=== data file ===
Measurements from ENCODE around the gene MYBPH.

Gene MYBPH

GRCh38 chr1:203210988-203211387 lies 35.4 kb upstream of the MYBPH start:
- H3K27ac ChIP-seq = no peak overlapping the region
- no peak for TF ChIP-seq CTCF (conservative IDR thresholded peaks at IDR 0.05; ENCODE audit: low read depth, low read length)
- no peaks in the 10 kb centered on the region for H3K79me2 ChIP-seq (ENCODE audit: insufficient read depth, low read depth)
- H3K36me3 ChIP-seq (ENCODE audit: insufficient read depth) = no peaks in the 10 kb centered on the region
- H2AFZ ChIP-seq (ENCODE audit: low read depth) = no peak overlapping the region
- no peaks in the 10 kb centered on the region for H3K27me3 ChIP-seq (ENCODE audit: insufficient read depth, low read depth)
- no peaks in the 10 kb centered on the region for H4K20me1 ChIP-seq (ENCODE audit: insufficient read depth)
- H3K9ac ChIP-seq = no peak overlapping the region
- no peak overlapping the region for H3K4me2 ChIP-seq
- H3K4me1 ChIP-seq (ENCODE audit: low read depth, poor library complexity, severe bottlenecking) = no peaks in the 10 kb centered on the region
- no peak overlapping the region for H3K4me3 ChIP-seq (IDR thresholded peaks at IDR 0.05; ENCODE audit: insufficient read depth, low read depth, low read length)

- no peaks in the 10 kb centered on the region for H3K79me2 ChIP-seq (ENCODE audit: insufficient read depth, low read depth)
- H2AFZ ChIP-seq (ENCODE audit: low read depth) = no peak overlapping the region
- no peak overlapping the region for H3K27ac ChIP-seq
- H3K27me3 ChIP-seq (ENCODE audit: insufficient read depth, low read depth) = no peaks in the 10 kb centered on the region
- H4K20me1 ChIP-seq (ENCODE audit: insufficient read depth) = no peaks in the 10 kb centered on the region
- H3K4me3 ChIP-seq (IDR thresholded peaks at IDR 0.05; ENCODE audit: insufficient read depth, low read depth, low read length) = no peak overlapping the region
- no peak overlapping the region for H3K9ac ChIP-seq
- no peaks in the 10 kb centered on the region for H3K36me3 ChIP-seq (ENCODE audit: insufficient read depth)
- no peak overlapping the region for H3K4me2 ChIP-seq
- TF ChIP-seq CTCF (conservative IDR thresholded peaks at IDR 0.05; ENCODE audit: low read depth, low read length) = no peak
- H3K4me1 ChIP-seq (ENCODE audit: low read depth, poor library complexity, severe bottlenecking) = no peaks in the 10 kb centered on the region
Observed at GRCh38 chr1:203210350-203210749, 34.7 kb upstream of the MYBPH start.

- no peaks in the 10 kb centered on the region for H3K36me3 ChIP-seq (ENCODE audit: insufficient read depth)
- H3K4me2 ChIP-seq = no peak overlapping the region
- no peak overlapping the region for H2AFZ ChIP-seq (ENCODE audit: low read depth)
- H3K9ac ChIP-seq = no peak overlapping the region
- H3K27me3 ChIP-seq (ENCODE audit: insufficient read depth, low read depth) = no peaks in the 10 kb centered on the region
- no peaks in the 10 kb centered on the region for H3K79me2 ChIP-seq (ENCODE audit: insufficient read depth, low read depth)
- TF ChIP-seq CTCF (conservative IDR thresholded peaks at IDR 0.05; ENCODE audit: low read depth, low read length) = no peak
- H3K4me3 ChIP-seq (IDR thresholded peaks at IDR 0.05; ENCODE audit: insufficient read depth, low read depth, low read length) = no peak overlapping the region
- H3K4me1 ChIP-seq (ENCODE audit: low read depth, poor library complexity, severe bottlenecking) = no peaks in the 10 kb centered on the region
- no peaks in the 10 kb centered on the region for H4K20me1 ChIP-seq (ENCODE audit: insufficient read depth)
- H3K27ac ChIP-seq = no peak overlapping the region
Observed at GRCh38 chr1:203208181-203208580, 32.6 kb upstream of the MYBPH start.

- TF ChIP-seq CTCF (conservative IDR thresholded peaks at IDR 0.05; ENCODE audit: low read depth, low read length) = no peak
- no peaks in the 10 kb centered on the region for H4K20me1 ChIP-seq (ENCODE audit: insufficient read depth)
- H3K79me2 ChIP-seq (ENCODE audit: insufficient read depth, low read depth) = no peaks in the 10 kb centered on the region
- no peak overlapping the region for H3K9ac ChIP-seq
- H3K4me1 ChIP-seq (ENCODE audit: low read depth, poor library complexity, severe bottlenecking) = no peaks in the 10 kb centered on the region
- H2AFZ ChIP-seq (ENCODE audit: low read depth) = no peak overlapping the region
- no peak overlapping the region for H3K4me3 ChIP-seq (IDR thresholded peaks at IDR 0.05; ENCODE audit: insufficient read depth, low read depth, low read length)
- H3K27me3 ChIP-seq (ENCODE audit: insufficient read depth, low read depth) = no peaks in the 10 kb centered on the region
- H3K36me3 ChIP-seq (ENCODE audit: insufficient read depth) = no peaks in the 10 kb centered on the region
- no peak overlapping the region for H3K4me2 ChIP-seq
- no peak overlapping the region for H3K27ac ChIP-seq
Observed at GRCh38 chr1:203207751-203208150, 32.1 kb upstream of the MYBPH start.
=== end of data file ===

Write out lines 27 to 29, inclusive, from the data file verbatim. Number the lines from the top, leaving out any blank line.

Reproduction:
- no peaks in the 10 kb centered on the region for H3K36me3 ChIP-seq (ENCODE audit: insufficient read depth)
- H3K4me2 ChIP-seq = no peak overlapping the region
- no peak overlapping the region for H2AFZ ChIP-seq (ENCODE audit: low read depth)